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Article: A Jewish Family on the Silk Road

חיים יהודיים על דרך המשי

A Jewish Family on the Silk Road

Samuel Thrope and Ofir Haim

Abu Nasr b. Daniyal was not too shy to collect the money he was owed. A Jewish merchant, landowner, and moneylender, in May of 1011 he gathered two of his debtors and a handful of witnesses in his home city of Bamiyan, located in today’s central Afghanistan. The debtors, Ahmad b. Abu Talha and Abu Nasr b. Mahdi, signed a declaration, known in Islamic jurisprudence as an iqrar (acknowledgment), affirming their debt of seven silver coins. The Persian document states: “It is a binding obligation. We cannot revoke this as long as we do not deliver to him these seven shiyani. This document serves as evidence for him.”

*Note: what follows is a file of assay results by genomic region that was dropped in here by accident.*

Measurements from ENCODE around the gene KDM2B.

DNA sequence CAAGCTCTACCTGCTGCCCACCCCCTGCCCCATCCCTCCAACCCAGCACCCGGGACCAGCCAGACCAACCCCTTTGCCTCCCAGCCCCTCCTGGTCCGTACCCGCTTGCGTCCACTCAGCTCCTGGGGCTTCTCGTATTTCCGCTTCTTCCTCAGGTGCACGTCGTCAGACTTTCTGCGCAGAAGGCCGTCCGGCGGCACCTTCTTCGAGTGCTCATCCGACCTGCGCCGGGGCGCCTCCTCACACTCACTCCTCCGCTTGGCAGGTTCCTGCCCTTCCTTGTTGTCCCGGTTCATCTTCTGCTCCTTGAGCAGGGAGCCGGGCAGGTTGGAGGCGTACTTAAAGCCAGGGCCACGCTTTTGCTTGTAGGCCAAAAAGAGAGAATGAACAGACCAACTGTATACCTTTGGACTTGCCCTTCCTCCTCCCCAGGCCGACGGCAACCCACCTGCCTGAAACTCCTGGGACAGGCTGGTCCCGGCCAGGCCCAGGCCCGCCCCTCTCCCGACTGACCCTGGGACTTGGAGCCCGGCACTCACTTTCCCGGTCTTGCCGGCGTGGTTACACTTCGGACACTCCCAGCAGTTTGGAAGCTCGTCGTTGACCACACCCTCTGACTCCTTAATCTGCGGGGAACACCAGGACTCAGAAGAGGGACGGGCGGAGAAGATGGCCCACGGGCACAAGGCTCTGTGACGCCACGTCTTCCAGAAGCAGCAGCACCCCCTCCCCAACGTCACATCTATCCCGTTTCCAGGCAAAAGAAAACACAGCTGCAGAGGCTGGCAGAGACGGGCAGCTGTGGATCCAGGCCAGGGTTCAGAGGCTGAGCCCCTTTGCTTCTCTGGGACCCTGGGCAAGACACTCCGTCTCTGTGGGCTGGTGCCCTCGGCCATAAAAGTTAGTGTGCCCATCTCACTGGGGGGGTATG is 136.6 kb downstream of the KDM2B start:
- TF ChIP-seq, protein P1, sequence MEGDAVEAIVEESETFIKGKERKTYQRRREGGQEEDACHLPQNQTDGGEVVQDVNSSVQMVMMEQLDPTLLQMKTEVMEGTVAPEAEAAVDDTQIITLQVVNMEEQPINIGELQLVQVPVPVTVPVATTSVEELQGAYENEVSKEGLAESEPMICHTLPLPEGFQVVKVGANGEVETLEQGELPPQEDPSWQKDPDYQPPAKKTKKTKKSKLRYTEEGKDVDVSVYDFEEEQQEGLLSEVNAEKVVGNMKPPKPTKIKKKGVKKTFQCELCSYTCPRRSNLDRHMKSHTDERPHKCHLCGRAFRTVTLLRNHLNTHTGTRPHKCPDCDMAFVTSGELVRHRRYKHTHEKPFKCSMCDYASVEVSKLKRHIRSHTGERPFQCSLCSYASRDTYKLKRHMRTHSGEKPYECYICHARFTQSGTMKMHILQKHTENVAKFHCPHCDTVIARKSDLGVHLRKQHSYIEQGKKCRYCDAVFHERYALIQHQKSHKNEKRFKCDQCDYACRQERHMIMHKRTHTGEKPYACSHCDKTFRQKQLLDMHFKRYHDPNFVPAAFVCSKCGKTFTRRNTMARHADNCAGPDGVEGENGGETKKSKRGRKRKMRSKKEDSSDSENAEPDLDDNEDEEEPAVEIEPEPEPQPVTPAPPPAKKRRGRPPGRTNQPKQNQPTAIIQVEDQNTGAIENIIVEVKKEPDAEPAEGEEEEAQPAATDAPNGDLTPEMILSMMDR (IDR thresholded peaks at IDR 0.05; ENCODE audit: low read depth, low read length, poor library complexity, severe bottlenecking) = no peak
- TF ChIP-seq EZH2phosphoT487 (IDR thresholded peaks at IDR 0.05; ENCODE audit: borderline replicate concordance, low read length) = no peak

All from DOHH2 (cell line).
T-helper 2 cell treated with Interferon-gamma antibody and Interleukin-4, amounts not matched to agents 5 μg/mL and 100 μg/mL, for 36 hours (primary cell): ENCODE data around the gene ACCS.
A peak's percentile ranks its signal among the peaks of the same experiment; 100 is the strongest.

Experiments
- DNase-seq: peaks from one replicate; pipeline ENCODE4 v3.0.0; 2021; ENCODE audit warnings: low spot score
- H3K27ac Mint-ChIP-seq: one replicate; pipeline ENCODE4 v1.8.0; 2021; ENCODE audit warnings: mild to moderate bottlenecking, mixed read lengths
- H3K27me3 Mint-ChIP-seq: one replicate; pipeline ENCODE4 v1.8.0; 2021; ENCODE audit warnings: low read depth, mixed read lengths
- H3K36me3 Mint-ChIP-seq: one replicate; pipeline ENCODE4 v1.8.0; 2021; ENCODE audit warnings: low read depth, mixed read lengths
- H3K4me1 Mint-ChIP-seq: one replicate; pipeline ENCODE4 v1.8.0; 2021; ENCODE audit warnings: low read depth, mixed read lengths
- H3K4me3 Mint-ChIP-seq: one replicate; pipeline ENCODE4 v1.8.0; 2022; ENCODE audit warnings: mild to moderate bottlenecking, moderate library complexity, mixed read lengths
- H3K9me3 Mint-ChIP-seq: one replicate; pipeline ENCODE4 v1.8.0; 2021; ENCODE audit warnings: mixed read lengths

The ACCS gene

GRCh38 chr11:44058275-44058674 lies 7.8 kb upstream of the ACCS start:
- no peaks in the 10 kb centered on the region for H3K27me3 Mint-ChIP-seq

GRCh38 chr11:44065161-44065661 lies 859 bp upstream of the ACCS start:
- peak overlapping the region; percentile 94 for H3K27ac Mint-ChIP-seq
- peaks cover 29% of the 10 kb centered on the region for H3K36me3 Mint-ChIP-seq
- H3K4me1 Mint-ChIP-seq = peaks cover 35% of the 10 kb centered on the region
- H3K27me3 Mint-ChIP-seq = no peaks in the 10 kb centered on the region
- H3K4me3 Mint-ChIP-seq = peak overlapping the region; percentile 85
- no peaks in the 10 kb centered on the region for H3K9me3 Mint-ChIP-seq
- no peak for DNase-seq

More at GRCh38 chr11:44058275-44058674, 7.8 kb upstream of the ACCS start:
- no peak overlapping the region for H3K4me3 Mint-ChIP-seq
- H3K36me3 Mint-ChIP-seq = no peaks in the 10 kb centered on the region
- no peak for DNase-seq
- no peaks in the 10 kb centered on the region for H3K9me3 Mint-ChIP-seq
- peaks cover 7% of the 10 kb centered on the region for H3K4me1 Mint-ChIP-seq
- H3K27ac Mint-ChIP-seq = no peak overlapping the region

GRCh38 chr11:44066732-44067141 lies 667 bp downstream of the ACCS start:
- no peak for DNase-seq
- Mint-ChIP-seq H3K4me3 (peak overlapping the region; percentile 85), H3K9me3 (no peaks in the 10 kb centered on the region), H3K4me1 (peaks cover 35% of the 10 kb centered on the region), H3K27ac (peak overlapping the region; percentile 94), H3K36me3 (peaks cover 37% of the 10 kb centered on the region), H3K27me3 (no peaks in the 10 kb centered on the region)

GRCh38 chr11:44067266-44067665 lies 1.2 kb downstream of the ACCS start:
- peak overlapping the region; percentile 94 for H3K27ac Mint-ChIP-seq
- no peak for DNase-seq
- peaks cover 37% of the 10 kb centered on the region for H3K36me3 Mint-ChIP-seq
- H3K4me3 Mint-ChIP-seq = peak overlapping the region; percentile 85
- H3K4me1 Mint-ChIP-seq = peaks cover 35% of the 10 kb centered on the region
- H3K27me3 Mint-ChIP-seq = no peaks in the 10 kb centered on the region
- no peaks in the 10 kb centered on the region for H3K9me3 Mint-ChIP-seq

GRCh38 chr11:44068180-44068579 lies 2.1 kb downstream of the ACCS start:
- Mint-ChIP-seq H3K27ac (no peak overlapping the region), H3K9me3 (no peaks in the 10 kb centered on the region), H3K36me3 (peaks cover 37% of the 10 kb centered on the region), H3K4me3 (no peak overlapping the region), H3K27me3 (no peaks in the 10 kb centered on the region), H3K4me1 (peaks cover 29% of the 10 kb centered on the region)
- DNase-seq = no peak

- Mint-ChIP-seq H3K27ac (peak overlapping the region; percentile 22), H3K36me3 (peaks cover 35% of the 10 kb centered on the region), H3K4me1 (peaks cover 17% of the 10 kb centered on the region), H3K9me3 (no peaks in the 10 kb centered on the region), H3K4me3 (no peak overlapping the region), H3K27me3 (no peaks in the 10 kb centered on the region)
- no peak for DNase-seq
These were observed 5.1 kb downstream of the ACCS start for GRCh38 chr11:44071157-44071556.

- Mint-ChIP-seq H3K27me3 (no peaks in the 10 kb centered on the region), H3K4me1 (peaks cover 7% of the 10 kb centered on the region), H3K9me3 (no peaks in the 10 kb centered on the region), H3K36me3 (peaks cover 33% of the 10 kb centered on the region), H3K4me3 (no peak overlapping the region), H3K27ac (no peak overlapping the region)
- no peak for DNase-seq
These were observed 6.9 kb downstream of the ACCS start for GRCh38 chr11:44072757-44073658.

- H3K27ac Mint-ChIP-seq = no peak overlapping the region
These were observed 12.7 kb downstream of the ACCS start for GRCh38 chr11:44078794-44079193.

This exceedingly rare text, shown on the following pages, opens a window onto the law, language, and everyday lives of those who lived just over a millennium ago. This and similar legal documents from the collection constitute the earliest extant Islamic legal documents written in Persian script. Yet, we can read much more about Abu Nasr thanks to his family archive, which was discovered in Afghanistan in the early 2000s.

This archive includes dozens of letters, account books, legal papers, and literary and religious works in Hebrew, Aramaic, Judeo-Arabic, Arabic, Persian, and Judeo-Persian. For example, one sheet of a Shabbat siddur is perfectly legible, as is a passage of the Avodah Zarah tractate from the Mishnah. In addition to these eleventh-century texts, there are also Islamic manuscripts dating to the late twelfth and early thirteenth centuries, just before Chinggis Khan’s destructive conquest of the region. The collection’s popular name — the Afghan Genizah, alluding to the more famous and much larger Cairene cache of Jewish papers – signifies its importance: these documents revolutionized the study of the eastern stretches of the medieval Islamic world.